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Century Freeway Opening Set for Oct. 14 : Transportation: $2.2-billion roadway is equipped with sensors in pavement and TV cameras to monitor traffic flow.

September 18, 1993|NORA ZAMICHOW | TIMES STAFF WRITER

Los Angeles' newest freeway--and most likely its last--is poised to open next month, a 17-mile, eight-lane roadway stretching from El Segundo to Norwalk that is equipped with closed-circuit television cameras and traffic sensors, Caltrans officials announced Friday.

At $2.2 billion, the behemoth Century Freeway project has been touted as the nation's most expensive, but officials noted that it is being completed on time and on budget.

Workers are scurrying to put on finishing touches in the days remaining before the freeway's opening Oct. 14. Fencing is being erected. Flowers and bushes are yet to be planted. Huge mountains of dirt sit near some ramps. Graffiti splashed on much of the brand-new freeway walls and signs await cleanup.

But to traffic management officials, the project--formally known as the Interstate 105 Glenn Anderson Freeway--is a thing of beauty that could ease traffic congestion on surface streets and surrounding freeways.

Although Caltrans officials hope to close gaps in some of the region's freeways, they concede that escalating costs of land and construction, coupled with community opposition, make it unlikely that a roadway project of this scale will be attempted again in this region.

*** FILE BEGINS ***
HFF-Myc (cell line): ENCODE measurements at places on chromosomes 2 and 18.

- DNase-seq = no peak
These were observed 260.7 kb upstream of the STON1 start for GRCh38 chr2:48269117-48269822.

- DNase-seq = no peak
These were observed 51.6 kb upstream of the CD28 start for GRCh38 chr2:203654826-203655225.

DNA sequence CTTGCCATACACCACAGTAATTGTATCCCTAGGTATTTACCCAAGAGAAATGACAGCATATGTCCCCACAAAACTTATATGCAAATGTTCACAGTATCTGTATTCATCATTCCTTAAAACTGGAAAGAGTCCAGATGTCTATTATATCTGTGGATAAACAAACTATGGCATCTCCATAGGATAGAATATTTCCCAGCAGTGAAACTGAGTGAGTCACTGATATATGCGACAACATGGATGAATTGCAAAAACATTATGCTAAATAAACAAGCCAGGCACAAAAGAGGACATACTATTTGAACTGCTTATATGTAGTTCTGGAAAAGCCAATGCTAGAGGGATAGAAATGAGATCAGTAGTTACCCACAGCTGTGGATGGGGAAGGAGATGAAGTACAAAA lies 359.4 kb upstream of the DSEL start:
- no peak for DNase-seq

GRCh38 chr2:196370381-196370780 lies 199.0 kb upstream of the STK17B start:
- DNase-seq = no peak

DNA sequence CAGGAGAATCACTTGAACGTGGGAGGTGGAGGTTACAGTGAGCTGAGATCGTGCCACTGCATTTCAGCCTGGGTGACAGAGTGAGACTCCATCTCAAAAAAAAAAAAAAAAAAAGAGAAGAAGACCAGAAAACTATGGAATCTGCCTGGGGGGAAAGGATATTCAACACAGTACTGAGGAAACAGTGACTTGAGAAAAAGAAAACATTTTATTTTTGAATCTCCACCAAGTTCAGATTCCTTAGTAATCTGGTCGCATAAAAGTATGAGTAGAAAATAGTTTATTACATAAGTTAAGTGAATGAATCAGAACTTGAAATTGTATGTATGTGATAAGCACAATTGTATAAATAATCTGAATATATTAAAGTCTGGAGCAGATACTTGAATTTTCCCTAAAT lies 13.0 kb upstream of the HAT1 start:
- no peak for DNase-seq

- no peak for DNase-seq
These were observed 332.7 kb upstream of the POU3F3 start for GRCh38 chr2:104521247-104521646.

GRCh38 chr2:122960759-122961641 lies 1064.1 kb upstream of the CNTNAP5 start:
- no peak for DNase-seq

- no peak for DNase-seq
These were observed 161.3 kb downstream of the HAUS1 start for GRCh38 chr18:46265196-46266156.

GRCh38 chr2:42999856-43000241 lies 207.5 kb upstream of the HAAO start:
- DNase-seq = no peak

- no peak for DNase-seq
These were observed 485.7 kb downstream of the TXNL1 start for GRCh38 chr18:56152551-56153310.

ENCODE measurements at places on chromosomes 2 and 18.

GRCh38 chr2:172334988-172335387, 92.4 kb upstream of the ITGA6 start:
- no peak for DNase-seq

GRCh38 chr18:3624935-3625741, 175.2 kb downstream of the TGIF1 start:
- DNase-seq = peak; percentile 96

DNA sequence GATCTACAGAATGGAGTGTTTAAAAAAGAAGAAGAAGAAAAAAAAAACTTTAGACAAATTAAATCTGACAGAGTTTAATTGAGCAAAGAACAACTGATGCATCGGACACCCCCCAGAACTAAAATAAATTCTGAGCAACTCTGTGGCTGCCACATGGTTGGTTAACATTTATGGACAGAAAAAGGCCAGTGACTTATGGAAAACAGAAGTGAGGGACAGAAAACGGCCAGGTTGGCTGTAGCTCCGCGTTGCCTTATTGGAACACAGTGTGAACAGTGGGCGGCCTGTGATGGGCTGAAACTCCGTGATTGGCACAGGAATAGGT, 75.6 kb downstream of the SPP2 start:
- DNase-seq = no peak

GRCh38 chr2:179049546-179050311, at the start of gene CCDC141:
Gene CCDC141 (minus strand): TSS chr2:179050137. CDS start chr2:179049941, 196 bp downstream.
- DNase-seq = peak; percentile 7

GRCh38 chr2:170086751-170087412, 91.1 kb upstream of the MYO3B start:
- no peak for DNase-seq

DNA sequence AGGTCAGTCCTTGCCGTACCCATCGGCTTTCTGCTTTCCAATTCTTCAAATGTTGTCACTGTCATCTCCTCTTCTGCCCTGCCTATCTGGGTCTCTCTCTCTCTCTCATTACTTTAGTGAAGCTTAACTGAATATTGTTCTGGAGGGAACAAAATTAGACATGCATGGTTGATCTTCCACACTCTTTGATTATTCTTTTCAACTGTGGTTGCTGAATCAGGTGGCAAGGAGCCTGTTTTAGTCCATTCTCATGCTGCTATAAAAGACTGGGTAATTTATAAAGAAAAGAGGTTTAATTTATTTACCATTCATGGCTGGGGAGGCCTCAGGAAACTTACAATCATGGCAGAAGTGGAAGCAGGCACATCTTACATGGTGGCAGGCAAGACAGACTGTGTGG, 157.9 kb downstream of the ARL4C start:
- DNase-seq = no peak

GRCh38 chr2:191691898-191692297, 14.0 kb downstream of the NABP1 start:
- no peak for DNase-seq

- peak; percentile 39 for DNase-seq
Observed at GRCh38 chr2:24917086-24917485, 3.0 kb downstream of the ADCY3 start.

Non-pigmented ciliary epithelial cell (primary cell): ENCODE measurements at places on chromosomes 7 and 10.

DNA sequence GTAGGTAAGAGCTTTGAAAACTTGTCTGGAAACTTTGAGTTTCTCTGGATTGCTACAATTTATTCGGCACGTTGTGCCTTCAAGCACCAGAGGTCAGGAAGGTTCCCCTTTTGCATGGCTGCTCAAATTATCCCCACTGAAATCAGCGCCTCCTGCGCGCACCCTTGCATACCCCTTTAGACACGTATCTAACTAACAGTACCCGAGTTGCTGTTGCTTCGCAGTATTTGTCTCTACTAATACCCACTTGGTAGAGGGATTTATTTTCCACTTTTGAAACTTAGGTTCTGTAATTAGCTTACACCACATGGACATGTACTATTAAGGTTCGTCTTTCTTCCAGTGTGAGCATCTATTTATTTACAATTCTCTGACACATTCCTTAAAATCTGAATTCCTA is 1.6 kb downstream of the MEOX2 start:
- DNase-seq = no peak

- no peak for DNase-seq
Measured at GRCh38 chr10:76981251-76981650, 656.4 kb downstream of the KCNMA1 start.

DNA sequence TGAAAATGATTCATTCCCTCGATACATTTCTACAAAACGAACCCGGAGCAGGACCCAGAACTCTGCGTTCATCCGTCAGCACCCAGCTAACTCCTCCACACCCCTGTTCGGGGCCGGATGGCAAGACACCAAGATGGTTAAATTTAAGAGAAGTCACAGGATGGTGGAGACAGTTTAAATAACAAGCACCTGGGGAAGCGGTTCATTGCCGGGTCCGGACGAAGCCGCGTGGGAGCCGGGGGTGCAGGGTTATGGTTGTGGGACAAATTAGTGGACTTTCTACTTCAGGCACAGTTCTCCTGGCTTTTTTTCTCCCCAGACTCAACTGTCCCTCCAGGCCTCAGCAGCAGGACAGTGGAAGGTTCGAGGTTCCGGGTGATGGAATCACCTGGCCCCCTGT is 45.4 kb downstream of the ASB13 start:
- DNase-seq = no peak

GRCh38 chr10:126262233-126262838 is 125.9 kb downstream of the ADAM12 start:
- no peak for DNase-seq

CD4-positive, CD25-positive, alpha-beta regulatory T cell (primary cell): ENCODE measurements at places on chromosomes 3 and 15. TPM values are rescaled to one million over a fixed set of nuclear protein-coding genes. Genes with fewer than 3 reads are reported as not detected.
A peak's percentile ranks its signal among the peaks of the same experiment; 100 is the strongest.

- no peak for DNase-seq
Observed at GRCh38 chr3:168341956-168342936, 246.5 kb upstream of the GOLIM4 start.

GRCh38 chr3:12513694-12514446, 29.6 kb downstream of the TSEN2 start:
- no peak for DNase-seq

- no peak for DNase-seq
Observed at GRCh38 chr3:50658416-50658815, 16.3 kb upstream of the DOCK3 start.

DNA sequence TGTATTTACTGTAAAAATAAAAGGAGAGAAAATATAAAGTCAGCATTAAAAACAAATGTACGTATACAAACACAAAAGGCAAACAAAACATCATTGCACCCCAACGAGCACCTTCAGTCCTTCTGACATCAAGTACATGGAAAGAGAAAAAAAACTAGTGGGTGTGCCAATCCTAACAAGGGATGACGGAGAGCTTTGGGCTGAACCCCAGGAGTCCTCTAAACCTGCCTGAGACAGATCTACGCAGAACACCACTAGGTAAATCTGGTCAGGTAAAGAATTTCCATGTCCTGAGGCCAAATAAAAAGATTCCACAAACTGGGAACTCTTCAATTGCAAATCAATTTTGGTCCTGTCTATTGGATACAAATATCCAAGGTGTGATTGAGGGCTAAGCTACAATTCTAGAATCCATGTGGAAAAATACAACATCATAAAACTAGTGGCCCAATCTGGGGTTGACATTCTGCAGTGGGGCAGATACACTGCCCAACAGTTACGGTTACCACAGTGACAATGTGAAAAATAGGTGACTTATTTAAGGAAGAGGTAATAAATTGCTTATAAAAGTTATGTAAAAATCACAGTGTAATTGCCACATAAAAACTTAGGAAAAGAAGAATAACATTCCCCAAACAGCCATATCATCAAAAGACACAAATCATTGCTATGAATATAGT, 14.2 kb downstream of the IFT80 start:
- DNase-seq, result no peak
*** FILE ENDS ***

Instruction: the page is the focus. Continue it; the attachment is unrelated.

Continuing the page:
"We have a jewel here," said Chuck O'Connell, chief of the Caltrans district maintenance field branch. "It's the gem of freeways."

By 2010, Caltrans officials expect 195,000 vehicles per day to travel the Century Freeway west of the Long Beach Freeway and 230,000 vehicles to travel east of the Long Beach Freeway. In non-peak hours, officials said, they expect about 8,000 per hour to travel the roadway, which cuts an east-west swathe through nine cities--including Hawthorne, Inglewood, and Lynwood--and touches the eastern edge of Los Angeles International Airport.

The roadway, which boasts four freeway-to-freeway exchanges, will connect four major north-south throughways: the San Diego (405), Harbor (110), Long Beach (710), and San Gabriel River (605). Running parallel to the Santa Monica (10) and the Artesia (91) freeways, the Century will provide commuters with another east-west route that includes six lanes for regular traffic and two for buses and car pools.

Green Line trolley tracks also run down the middle of the freeway. The Green Line, still under construction, is scheduled to open in May, 1995.

The ambitious endeavor, mostly financed by the federal government, included money to construct more than 5,000 units of affordable housing, much of it to replace homes removed because of the construction. The 30 years of planning that went into the project brought a number of innovations. They include sensors embedded in the pavement that will alert Caltrans officials to slowing traffic or cars screeching to a halt. The sensors will trigger television cameras that will show Caltrans officials the cause of the problem so they can dispatch help.

Under the existing system, it takes Caltrans about 20 minutes to assess a freeway problem. With the cameras in place, they will instantly know whether to send for firefighters, for instance, or toxic-waste removal workers. In an effort to ensure that traffic keeps moving, the roadway also is equipped with ramp meters on its freeway-to-freeway connectors.

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